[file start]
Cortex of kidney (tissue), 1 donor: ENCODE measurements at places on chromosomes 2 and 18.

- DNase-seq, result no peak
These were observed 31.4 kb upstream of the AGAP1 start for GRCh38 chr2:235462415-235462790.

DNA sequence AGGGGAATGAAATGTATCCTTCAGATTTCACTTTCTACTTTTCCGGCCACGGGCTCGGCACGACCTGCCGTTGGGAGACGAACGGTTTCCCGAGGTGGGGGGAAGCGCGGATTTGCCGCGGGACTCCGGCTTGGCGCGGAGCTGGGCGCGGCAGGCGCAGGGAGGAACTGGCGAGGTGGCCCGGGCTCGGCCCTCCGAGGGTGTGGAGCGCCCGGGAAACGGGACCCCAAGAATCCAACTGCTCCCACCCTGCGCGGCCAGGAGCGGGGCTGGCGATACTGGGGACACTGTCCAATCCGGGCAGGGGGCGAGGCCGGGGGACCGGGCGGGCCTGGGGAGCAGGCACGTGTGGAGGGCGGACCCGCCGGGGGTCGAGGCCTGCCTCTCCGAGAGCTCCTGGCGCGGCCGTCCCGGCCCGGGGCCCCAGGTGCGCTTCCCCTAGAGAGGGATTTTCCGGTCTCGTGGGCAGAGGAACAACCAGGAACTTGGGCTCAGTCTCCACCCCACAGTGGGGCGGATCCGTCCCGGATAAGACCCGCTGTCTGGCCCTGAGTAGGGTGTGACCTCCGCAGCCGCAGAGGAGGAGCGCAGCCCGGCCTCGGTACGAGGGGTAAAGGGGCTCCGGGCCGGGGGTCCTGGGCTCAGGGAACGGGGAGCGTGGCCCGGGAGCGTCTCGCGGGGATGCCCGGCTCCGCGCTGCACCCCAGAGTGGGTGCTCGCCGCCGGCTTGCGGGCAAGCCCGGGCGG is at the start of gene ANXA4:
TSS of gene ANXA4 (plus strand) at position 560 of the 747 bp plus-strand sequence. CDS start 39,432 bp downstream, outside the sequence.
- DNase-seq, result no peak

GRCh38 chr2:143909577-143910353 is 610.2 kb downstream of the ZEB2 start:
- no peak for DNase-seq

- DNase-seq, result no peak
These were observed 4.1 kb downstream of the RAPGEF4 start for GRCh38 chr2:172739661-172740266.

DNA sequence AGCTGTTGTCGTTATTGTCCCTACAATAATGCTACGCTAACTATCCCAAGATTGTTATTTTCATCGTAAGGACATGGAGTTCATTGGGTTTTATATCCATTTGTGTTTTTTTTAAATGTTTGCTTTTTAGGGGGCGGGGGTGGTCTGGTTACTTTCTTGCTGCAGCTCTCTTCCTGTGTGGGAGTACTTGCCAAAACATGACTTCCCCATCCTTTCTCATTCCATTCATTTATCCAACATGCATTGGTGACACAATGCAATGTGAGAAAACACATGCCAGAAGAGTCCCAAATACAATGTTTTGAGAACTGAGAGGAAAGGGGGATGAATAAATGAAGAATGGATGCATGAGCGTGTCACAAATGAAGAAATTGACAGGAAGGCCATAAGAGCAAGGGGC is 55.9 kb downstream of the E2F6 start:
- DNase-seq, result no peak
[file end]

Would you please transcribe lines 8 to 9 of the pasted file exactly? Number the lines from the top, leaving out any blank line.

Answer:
- no peak for DNase-seq

- DNase-seq, result no peak